A Questionnaire surveys was another method used to collect information as concerns China’s presence in Cameroon and their foreign aid investments. The questionnaires were distributed to every individual who wished to fill them , who were all Cameroonians. The survey also took place in Yaoundé city. A sample of about 100 questionnaires were returned and analysed. 75% of the survey appreciated positively China’s cooperation with Cameroon as regarding infrastructural improvements even though raising some limitations, the remaining 25% had mixed feelings. They acknowledged the realisation of big projects in Cameroon on infrastructural development, commercial exchanges between China and Cameroon. From the surveys, we could denote  some disadvantaged expressed by the population as concerns this economic cooperation.

In the course of our data collection proceedings, secondary data were used. Related literatures on the topic were reviewed in order to acquire an understanding of the genesis of China-Cameroon relations: that is their political and economic (trade, investments) relations. We made use of books, articles, reviews, government releases, newspaper publications… in collecting secondary source data.

Impact analysis of China's infrastructure and investment projects in Cameroon

China is playing a great role in infrastructural and investment projects in Cameroon. China financed the construction of the phase I of Yaounde-Douala highway since 2014 through a loan of 241 billion FCFA (US$438 million) (information gotten from Mr Yameni Evariste, Director of subcontracting and partnership exchange, March 2018). Chinese first highway engineering company Limited (CFHECL) is the company responsible for the implementation of the project. He stated that the project intends to connect the economic capital of Cameroon Douala to the political capital Yaoundé in a modern highway. The first part of 80 kilometre length, was intended to be finished in October 2018 but due to some interruptions likeworkers' strikes, the work has been delayed. The road been completed at 74% is said to be delivered by 2020.Notwithstanding this road, Exim Bank is projected to finance the construction of lodging units in Cameroon. Information gotten from Mr Gabriel Bengono, General Manager of the Real Estate Company of Cameroon, enlightened us that a Memorandum of Understanding concerning the construction of 1,500 social housing units in Cameroon was signed on April 18, 2008 in Yaoundé between the Government of the Republic of Cameroon and the National Society of China for Economic and Technical Cooperation of SHENYANG.

In an interview in March 2018 with Ms Augusta Njdock Sub-director in charge of projects (Division of budgetary control) from the Ministry of Finance in Yaoundé, we had the information that the Exim Bank financed the construction of the Hydro-electric power station at Mekin through a loan of 337 million RMB (22 billion FCFA). The newly constructed dam opened on December 2015 for the production of the first 5 megawatts. The Ministry of Water and Energy announced the final delivery of the Mékin dam on January 15, 2020.The same source made mention of another Chinese loan of 243 billion FCFA (US$438.1 million) which financed the construction of the Memve'ele hydro-electric dam. Sinohydro Corporation Limited was chosen for the realization of the project. As indicated by the Chinese Ambassador in Cameroon, Memve'ele dam was finished at about 70% in mid-2016 (Cameroon-Tribune, 2016) and the opening was scheduled for June 2017 but it was been postponed justified by the delay in the construction of a 30 km transport line, which separates the site of the dam from the city of Yaoundé. In an interview with  Tamba Isaac, Director General of Economy from the Ministry of Economy, planning and regional development, he made mention that Chinese companies have taken the lead in the infrastructural projects as part of vision 2035. These incorporate the Kribi Deep Sea and Industrial Port Complex, the Memve'le, Mekin and LomPangar dam projects. They have additionally taken lead in the construction of some of the country's modern sport infrastructures like the Yaoundé multisport complex, Limbe and Bafoussam football stadiums. In the modernization of road infrastructures, China is building main highways of Cameroon these include: Yaounde-Douala double carriage highway, Lolabe-Kribi-Edea highway, Yaoundé-Nsimalen freeway, and the two trans-African highways: Ngaoundéré-Kousseri (border with Chad); Kumba-Mamfe (Border with Nigeria). These mega projects in Cameroon are being implemented by Chinese companies through Exim Bank China.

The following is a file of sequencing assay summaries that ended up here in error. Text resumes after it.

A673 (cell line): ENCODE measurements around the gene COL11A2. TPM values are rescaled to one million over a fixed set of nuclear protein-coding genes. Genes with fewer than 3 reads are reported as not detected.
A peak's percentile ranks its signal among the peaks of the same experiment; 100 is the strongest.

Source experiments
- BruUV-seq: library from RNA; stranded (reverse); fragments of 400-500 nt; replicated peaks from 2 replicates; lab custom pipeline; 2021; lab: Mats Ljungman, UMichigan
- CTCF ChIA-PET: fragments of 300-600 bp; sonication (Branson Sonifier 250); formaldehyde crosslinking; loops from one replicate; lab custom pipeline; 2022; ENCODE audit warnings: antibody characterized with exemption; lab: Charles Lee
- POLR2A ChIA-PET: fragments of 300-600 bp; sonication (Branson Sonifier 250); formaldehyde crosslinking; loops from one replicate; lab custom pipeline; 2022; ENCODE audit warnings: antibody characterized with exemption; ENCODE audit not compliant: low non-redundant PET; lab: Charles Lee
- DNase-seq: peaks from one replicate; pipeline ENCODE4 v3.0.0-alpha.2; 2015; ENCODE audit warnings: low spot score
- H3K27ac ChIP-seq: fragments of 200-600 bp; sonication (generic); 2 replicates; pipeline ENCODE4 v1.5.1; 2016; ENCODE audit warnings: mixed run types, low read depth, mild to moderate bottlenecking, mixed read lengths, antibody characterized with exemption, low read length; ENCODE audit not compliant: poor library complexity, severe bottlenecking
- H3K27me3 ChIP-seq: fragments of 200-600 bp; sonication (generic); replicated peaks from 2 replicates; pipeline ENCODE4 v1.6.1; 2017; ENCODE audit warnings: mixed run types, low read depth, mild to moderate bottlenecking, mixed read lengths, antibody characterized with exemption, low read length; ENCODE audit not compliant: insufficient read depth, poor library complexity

As mentioned by Badga Jean marie Louis, General Director of small and medium sized promotion agency, some Chinese projects are built for the social welfare of the populace, for example, sports infrastructures. China and Cameroon authorities set up a program to build a modern stadium of around 20,000 seats and a multi-sport complex of around 2,000 seats just as an annex stadium in every of the ten Regional urban communities of Cameroon. China Machinery Engineering Corporation (CMEC) has constructed two football stadiums in the Cities of Limbé (South-West Region) and Bafoussam (West Region) in 2016. The loan is amounting to US$44.2 million (Lukong Pius Nyuylime, 2017). China also financed and constructed a 200-bed Gynaecological-Obstetrical and Paediatric Hospital in Yaoundé in 2003. China assembled and equipped another 303-bed Gynecological clinic in Douala in 2014 (ManyanyeIkome, 2015). Since the early 2000s, China has increased its assistance to the construction of hospitals. Apart from the already mentioned construction of hospitals in Yaoundé and Douala, Beijing also restored and modernized the Buéa hospital in the English-speaking southwest region amounting to 3 billion CFA or $6 million (Lukong Pius Nyuylime, 2017). Chinese assistance in the health sector has increased the quantity and quality of healthcare services in the country. These sanitary structures have led to a reduction of the unemployment rate through the creation job opportunities ranging from doctors and nurses to ordinary surface technicians.